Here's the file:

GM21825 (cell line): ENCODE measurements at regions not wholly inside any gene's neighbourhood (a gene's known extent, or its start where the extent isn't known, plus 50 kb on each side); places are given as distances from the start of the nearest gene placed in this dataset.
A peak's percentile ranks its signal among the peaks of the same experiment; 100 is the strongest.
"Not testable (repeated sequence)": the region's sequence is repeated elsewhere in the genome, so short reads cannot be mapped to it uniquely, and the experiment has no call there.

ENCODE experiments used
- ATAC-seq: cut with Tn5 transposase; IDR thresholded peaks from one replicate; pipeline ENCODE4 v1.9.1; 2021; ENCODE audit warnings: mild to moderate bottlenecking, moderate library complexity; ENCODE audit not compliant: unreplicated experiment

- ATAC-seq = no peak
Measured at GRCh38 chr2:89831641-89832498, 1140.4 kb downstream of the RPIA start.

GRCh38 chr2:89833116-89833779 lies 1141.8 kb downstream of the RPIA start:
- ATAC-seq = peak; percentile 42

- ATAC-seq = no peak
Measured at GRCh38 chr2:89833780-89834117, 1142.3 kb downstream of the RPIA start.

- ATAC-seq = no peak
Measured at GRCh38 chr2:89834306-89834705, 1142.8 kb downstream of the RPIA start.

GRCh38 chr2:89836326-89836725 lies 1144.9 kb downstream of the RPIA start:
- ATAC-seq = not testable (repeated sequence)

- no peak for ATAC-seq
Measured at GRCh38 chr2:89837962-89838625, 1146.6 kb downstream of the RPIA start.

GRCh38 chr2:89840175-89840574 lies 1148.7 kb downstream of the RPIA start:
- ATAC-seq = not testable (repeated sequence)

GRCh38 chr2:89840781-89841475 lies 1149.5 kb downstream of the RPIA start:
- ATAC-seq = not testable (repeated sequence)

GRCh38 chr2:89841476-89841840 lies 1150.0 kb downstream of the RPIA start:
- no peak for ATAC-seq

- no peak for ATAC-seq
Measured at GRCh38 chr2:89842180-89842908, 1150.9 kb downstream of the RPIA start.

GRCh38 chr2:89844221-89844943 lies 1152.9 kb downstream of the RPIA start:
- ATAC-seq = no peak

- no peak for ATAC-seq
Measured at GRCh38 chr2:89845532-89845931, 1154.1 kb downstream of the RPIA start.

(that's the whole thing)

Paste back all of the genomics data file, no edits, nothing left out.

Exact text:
GM21825 (cell line): ENCODE measurements at regions not wholly inside any gene's neighbourhood (a gene's known extent, or its start where the extent isn't known, plus 50 kb on each side); places are given as distances from the start of the nearest gene placed in this dataset.
A peak's percentile ranks its signal among the peaks of the same experiment; 100 is the strongest.
"Not testable (repeated sequence)": the region's sequence is repeated elsewhere in the genome, so short reads cannot be mapped to it uniquely, and the experiment has no call there.

ENCODE experiments used
- ATAC-seq: cut with Tn5 transposase; IDR thresholded peaks from one replicate; pipeline ENCODE4 v1.9.1; 2021; ENCODE audit warnings: mild to moderate bottlenecking, moderate library complexity; ENCODE audit not compliant: unreplicated experiment

- ATAC-seq = no peak
Measured at GRCh38 chr2:89831641-89832498, 1140.4 kb downstream of the RPIA start.

GRCh38 chr2:89833116-89833779 lies 1141.8 kb downstream of the RPIA start:
- ATAC-seq = peak; percentile 42

- ATAC-seq = no peak
Measured at GRCh38 chr2:89833780-89834117, 1142.3 kb downstream of the RPIA start.

- ATAC-seq = no peak
Measured at GRCh38 chr2:89834306-89834705, 1142.8 kb downstream of the RPIA start.

GRCh38 chr2:89836326-89836725 lies 1144.9 kb downstream of the RPIA start:
- ATAC-seq = not testable (repeated sequence)

- no peak for ATAC-seq
Measured at GRCh38 chr2:89837962-89838625, 1146.6 kb downstream of the RPIA start.

GRCh38 chr2:89840175-89840574 lies 1148.7 kb downstream of the RPIA start:
- ATAC-seq = not testable (repeated sequence)

GRCh38 chr2:89840781-89841475 lies 1149.5 kb downstream of the RPIA start:
- ATAC-seq = not testable (repeated sequence)

GRCh38 chr2:89841476-89841840 lies 1150.0 kb downstream of the RPIA start:
- no peak for ATAC-seq

- no peak for ATAC-seq
Measured at GRCh38 chr2:89842180-89842908, 1150.9 kb downstream of the RPIA start.

GRCh38 chr2:89844221-89844943 lies 1152.9 kb downstream of the RPIA start:
- ATAC-seq = no peak

- no peak for ATAC-seq
Measured at GRCh38 chr2:89845532-89845931, 1154.1 kb downstream of the RPIA start.